February 4, 2013

You may not have noticed but yesterday (February 3) marked the 100th Anniversary of the Sixteenth Amendment. What? CNN, MSNBC, CBS, your local news outlet, nor your local newspaper celebrated it?

As a refresher, I merely remind you that the Sixteenth Amendment gave the American people the affliction of confiscatory income taxes. This Amendment was never supposed to pass out of Congress. So, what happened?

It was introduced by the Republicans as part of a political scheme to trick the Democrats, but it backfired.

The Amendment would come to be a part of four Amendments (16 through 19 -- look them up) which were promoted, pushed, driven and forced down the throats of Americans by the newly minted "Progressive Movement." Remember, that is the same movement which nearly 100 years after gave us Barack Obama and the Democrats of today?

The Founding Fathers had rejected income taxes (or any other direct taxes) unless they were apportioned to each state according to population. Nevertheless, an income tax was levied during the Civil War and upheld by the Supreme Court on somewhat tenuous reasoning. When another income tax was enacted in 1893, the Supreme Court found it unconstitutional. In connection with the two Pollock cases reviewed in 1895, the Court declared that the act violated Article I, section 9 of the Constitution.

During the following decade, however, the complexion of the Court changed somewhat, and so did public sentiment. There was great social unrest and the idea of a tax to “soak the rich” began to take root among liberals in both major parties.

Several times the Democrats introduced bills to provide a tax on higher incomes but each time the conservative branch of the Republican party killed it in the Senate. The Democrats used this as evidence that the Republicans were the “party of the rich” and should be thrown out of power, forcing President William Howard Taft to acknowledge in political speeches that income taxes might be all right “in principle”, but it was well known among close associates that he was strongly opposed to such a tax.

In April 1909, Senator Joseph W. Bailey, a conservative Democrat from Texas who was also opposed to income taxes, decided to further embarrass the Republicans by forcing them to openly oppose an income tax bill similar to those which had been introduced in the past. He introduced his bill expecting it to get the usual opposition.

However, to his amazement, Teddy Roosevelt and a growing element of liberals in the Republican party came out in favor of the bill and it looked as though it was going to pass.

Not only was Bailey surprised, but Senator Nelson W. Aldrich of Rhode Island, the Republican floor leader and one of the gang of six who gave us the Federal Reserve Board, frantically met with Senator Henry Cabot Lodge of Massachusetts and President Taft to work out a strategy to demolish the Bailey tax bill. Their own party was split too widely to permit a direct confrontation, so the strategy was to pull a political end run.

They announced that they favored an income tax but only if it were an amendment to the Constitution. Within their own circle, they discussed how it might get approval of the House and the Senate, but they were quite certain that it could be defeated in the more conservative states-three-fourths of which were required in order to ratify the amendment.

Thus, the Democrats were off guard when President Taft unexpectedly sent a message to Congress on June 16th, 1909, recommending the passage of a constitutional amendment to legalize federal income tax legislation.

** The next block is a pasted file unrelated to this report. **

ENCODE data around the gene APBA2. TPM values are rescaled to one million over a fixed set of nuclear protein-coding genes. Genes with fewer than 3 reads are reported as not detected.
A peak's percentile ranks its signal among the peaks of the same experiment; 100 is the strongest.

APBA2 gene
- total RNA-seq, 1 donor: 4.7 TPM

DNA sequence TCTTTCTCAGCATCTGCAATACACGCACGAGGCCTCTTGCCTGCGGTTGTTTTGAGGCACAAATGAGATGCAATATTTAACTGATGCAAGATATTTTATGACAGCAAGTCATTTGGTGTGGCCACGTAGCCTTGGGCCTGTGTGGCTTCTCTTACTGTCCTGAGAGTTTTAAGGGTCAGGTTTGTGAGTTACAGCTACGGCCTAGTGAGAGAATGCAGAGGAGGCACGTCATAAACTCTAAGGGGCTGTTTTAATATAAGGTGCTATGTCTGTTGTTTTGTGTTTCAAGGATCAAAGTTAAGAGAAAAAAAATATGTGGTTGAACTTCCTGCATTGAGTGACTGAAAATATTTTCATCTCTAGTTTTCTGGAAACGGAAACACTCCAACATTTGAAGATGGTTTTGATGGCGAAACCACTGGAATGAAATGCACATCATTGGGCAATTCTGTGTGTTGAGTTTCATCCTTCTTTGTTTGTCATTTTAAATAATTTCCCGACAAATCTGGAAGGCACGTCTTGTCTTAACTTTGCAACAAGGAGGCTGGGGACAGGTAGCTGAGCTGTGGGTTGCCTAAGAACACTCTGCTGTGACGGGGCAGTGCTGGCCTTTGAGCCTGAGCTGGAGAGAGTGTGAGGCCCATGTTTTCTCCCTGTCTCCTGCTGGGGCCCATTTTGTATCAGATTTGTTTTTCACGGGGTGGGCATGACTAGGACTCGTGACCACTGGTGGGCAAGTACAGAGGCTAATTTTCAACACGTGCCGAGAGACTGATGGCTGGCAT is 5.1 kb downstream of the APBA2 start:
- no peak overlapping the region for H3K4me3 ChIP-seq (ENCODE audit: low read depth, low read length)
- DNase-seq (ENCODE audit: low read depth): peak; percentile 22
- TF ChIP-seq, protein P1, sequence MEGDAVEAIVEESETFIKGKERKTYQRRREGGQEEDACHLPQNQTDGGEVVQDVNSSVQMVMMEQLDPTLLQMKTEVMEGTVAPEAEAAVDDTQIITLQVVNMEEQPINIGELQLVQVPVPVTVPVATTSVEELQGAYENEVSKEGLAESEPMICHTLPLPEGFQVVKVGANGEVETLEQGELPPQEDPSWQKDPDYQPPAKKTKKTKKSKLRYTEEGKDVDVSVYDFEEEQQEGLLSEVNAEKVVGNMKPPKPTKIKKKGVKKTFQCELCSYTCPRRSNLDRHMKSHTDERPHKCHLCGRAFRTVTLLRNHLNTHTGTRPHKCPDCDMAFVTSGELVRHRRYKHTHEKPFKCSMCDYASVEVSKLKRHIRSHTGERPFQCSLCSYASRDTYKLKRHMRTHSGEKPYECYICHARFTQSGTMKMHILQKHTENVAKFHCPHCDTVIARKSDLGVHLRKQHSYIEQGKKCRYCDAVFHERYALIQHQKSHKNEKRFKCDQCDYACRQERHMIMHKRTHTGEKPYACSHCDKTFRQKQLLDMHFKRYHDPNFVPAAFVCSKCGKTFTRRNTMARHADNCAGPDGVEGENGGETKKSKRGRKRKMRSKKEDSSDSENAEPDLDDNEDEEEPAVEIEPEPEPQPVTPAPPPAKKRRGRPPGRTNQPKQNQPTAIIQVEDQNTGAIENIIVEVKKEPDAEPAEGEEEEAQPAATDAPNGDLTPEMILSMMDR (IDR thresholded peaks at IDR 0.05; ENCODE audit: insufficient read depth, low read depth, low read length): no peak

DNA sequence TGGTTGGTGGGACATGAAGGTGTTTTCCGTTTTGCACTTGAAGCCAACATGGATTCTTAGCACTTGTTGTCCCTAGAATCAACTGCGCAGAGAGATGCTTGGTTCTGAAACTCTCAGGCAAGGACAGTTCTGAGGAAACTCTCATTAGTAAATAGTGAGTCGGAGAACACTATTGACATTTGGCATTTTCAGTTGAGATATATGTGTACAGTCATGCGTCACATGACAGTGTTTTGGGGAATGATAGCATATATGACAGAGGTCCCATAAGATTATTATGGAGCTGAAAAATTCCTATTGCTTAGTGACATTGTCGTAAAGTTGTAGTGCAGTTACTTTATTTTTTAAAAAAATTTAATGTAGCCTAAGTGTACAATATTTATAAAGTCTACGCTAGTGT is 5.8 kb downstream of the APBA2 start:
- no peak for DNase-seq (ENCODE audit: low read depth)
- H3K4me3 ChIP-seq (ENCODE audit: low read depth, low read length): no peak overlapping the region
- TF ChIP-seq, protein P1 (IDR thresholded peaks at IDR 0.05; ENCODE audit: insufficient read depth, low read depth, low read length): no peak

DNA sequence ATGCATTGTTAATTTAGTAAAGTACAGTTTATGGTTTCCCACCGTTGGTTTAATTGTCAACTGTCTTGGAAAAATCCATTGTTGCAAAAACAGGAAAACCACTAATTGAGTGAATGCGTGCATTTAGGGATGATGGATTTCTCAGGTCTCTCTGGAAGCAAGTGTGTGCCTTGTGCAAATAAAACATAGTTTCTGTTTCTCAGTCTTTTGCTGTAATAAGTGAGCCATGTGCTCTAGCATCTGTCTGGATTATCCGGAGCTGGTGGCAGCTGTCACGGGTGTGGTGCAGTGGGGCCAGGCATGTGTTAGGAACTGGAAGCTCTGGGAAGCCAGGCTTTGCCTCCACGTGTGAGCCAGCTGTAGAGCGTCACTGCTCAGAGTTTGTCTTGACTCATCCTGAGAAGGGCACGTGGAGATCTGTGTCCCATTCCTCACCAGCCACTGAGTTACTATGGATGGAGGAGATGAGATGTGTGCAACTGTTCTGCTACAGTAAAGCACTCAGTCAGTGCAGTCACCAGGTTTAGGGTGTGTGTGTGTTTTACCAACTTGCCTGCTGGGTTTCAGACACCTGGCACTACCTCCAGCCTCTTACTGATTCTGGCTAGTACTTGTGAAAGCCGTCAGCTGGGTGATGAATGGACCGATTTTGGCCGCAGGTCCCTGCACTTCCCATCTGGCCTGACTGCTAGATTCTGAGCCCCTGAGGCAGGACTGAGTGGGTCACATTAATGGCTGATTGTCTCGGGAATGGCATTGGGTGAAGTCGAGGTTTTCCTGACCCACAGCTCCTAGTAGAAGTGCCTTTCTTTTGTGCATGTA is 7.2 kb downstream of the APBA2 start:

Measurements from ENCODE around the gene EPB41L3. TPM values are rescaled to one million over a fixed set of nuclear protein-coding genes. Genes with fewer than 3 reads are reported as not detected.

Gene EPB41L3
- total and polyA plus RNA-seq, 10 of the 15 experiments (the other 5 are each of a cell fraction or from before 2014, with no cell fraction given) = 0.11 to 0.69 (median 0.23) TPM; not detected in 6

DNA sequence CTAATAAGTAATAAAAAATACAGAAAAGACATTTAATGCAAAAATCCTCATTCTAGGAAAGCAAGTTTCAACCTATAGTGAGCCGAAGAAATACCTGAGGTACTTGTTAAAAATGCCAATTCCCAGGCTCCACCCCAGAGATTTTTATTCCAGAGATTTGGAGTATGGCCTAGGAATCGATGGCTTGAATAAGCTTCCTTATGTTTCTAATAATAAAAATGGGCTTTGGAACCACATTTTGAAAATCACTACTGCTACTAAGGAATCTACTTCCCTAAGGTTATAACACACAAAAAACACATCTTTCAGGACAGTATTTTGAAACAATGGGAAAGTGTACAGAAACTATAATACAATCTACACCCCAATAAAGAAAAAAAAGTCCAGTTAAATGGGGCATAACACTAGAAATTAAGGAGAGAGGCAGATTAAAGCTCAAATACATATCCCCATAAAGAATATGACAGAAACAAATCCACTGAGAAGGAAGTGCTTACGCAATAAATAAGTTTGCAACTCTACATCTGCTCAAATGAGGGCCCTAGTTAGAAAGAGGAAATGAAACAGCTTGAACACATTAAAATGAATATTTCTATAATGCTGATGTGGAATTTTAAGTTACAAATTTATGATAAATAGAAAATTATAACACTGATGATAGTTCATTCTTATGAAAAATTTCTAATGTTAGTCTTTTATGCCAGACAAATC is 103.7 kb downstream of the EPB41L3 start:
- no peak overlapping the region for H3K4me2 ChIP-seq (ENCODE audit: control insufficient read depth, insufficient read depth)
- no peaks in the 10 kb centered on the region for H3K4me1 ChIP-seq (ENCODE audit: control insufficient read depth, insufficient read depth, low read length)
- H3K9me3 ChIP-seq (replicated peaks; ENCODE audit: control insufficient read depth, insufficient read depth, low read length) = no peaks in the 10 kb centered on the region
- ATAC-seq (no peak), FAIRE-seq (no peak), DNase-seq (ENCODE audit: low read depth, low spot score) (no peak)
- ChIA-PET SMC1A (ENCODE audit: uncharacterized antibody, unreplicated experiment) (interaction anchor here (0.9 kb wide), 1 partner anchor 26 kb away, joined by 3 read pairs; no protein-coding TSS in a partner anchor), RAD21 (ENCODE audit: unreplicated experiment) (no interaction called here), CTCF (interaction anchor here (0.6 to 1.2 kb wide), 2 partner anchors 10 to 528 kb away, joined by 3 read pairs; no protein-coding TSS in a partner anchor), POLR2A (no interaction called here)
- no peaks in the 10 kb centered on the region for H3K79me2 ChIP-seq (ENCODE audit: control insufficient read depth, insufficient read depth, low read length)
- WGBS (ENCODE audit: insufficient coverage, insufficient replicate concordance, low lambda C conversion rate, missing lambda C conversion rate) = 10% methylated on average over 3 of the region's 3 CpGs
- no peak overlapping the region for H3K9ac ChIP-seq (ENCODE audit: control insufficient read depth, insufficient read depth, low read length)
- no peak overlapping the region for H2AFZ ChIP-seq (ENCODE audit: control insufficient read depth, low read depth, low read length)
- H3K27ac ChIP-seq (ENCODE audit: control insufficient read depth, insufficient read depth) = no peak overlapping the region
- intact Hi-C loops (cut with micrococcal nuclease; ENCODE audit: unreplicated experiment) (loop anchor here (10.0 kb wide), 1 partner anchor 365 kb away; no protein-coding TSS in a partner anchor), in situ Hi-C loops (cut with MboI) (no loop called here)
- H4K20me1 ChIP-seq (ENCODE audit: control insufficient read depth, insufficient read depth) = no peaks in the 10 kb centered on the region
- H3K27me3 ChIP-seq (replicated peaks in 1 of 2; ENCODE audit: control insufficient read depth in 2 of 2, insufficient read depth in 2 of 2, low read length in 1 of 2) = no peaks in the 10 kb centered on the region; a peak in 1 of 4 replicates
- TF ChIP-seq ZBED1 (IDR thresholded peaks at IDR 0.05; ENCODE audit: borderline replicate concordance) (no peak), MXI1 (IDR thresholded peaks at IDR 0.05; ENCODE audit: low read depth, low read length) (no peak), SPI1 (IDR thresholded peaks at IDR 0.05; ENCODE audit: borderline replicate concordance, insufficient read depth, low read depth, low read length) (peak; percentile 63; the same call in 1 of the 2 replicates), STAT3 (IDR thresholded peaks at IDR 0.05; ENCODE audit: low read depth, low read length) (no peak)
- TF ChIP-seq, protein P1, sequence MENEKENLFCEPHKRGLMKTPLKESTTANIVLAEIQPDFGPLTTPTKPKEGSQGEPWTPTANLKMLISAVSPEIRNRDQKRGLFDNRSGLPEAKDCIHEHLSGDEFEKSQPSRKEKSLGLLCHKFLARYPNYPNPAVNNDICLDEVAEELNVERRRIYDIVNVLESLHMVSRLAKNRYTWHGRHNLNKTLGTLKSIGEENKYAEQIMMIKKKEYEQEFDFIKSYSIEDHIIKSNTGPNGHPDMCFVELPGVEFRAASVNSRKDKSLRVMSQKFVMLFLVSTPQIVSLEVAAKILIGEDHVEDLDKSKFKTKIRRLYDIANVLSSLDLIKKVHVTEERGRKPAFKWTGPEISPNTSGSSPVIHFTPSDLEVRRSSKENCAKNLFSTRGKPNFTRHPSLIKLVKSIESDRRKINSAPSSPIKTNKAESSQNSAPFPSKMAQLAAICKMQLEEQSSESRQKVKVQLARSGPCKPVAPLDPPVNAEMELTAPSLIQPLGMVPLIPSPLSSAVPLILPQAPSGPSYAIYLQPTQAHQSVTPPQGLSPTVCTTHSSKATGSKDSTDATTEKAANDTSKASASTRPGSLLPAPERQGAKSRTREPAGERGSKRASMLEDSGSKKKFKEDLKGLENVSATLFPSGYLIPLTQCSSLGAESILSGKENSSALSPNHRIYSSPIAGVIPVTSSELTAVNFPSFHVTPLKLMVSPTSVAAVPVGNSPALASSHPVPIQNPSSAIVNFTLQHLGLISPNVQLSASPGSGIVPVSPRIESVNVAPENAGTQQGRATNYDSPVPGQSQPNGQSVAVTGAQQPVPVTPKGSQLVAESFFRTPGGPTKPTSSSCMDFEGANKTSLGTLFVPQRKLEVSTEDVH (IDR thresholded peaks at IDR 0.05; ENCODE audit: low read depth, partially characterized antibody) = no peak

The strategy threw the liberals into an uproar. At the very moment when their Bailey bill was about to pass, the Republicans were coming out for an amendment to the Constitution which would probably be defeated by the states.

The slogan of “soak the rich” automatically aroused Pavlovian salivation among politicians both in Washington and the states. The Senate approved the Sixteenth Amendment with an astonishing unanimity of 77-0! The House approved it by a vote of 318-14.

The end run of the Republican leadership did indeed backfire. State after state ratified this “soak the rich” amendment until the necessary 36th state ratified it on February 3, 1913. The U.S. Secretary of State, Philander Chase Knox, declared it approved and the Amendment went into full force and effect on February 12, 1913.

You may ask: "What was the tax code like 100 years ago and were the rich really soaked more back then than today? Well, take a look at the chart below and draw your own conclusions. Ask yourself this question: "Did the Sixteenth Amendment right any wrongs and give any necessary financial support to a government set to grow beyond control? Or, did it create an uncontrollable monster with the possibility of crashing our entire economy?




Top Tax Bracket



Tax Bracket Range

1% - 7%

10% - 39.6%

Top Tax Bracket Threshold (today's dollars)

$11.6 million


Total Tax Revenues (today's dollars)

$16.6 billion

$2.7 trillion

Family Standard Deduction (today's dollars)



Total Number of 1040s filed


140 million

Total Pages in Tax Code



Is it just me, or does this show something is a little off? Oh yeah, remember that part where liberals think the rich need to pay their fair share! Look at our top tax bracket. Who on earth would have thought one hundred years ago we would be asking almost half of Americans to pay even more in taxes?

Well, happy tax season! And the happiest of birthdays to one of the biggest mistakes of Congress's history. 

We believe that the Constitution of the United States speaks for itself. There is no need to rewrite, change or reinterpret it to suit the fancies of special interest groups or protected classes.